The gases produced are carbon-monoxide, carbon-dioxide, hydrogen sulphide, nitrogen dioxide, etc. Thus to protect the goods and activities within a building or structure and of adjacent buildings fire-protection has to be resorted to.

Fire resistance of a material is the time during which a structure fulfills its function with reference to safety when a fire presents with a particular intensity.

Fire-resisting Properties of Building Materials

With reference to fire, materials may be classified as combustible materials and non-combustible materials.

Combustible materials are the materials which combine exo-thermally with oxygen and give rise to flame at a particular range of temperature.

Examples of such materials are wood, wooden products, animal products, and man-made products like fibre board, straw-board, etc.

Non-combustible materials are those which when decomposed by heat will do so endo-thermically. These materials do not catch fire by one decomposed at a particular range of temperature.

Examples of such materials are metal, stone, glass, concrete, clay products, gypsum products, asbestos products, etc.

The building materials have varying fire-resistant properties which are discussed below.

1. Bricks

Bricks in general have good fire-resistant property. Particularly first class bricks are fire-proof and can withstand heat for a considerable length of time.

As bricks are made out of clay, which is a poor conductor, can withstand heat as high as 1300°C. Special type of bricks called fire-bricks are best for use in fire-resistance constructions.

2. Terra-cotta

Terra-cotta is also a clay product which has better fire-resisting properties than bricks. As the cost is high it is used only in restricted places.

3. Stone

Although stone may resist high temperature but deteriorates due to sudden cooling. Thus, stone should be used only for a limited use in buildings with reference to fire-resistance. Granite although very strong crumbles or cracks when subjected to heat.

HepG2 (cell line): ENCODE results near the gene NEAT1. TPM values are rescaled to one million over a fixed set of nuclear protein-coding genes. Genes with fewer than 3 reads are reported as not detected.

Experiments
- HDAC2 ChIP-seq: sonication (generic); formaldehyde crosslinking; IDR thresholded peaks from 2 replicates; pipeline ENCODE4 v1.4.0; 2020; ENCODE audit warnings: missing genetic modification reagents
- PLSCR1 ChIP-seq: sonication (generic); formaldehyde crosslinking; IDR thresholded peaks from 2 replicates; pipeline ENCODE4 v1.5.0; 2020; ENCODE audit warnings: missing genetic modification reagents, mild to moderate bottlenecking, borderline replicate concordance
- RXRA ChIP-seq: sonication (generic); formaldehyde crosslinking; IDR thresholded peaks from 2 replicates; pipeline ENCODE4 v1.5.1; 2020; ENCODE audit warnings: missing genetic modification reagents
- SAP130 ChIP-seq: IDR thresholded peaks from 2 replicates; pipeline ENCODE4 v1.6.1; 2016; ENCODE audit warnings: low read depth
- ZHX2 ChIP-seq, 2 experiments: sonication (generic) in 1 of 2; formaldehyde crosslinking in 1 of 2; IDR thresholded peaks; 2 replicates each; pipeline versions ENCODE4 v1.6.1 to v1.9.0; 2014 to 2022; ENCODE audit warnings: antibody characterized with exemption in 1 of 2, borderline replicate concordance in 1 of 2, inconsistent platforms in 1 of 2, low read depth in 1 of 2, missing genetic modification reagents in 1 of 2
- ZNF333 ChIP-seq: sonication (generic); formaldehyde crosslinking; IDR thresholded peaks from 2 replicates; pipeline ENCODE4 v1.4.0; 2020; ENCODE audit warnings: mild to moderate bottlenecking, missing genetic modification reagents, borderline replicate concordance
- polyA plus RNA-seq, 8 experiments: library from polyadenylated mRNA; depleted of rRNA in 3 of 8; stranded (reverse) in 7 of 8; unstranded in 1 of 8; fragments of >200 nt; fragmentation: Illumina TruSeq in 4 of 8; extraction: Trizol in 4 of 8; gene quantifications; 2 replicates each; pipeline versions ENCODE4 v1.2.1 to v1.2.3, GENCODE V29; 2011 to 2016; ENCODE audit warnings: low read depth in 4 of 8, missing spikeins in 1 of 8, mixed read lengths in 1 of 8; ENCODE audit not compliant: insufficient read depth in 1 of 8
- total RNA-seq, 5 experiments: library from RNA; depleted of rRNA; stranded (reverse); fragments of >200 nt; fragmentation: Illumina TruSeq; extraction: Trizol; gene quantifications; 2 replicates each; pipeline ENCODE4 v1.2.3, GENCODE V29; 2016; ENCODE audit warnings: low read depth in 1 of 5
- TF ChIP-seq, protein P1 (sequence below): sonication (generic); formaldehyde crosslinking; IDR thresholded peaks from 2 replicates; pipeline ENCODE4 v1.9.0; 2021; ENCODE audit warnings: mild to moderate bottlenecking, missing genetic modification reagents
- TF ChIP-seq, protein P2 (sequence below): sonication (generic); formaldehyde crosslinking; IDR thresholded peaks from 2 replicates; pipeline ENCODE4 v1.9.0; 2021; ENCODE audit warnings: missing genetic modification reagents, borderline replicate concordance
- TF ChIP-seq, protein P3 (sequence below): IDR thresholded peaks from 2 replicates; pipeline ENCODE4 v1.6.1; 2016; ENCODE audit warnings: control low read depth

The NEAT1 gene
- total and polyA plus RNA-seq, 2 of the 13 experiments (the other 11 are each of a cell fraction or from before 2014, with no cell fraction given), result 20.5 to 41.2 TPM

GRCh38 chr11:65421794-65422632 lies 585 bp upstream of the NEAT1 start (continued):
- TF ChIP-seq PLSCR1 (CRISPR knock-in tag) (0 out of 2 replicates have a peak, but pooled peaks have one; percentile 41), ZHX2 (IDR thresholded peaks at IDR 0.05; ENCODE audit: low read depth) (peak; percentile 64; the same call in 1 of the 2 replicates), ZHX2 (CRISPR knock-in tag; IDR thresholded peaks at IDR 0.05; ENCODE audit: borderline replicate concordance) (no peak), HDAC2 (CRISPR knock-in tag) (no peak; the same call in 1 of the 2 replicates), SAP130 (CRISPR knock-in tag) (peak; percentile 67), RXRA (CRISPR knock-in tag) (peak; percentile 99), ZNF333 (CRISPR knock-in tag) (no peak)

4. Concrete

As concrete is a bad conductor of heat, it has high fire-resistance capability. The extent of fire resistance depends on the aggregate, density and position of reinforcement in RCC. Use of foamed slag, blast furnace slag, crushed brick, cinder, crushed limestone, etc, form the best aggregate for fire-resisting concrete.

5. Mortar

Mortar is a cheap and best incombustible material. Cement mortar is better fire-resistant than lime mortar as lime plaster is susceptable by calcination.

To increase the fire-resistant property, the thickness may be increased.

Cement mortar with surki or pozzolana shows very high fire-resistance capability.


The amount of heat liberated in combustion of any content or part of a building of a floor area is referred to as fire-load. It is represented in kilo joules per square metre (kj/m2).

The fire-load is the ratio of the weight of all combustable materials to the floor area under consideration.

For example, let a floor area of 120 m2 contain 18 × 103 N of combustible material having caloric value of 1.5 × 103 j/N, then the

The fire-load is used as a measure of grading of occupancies by Bureau of Indian Standards (BIS 1641-1960).

Accordingly the classification are given as

1.Low fire-load

2.Moderate fire-load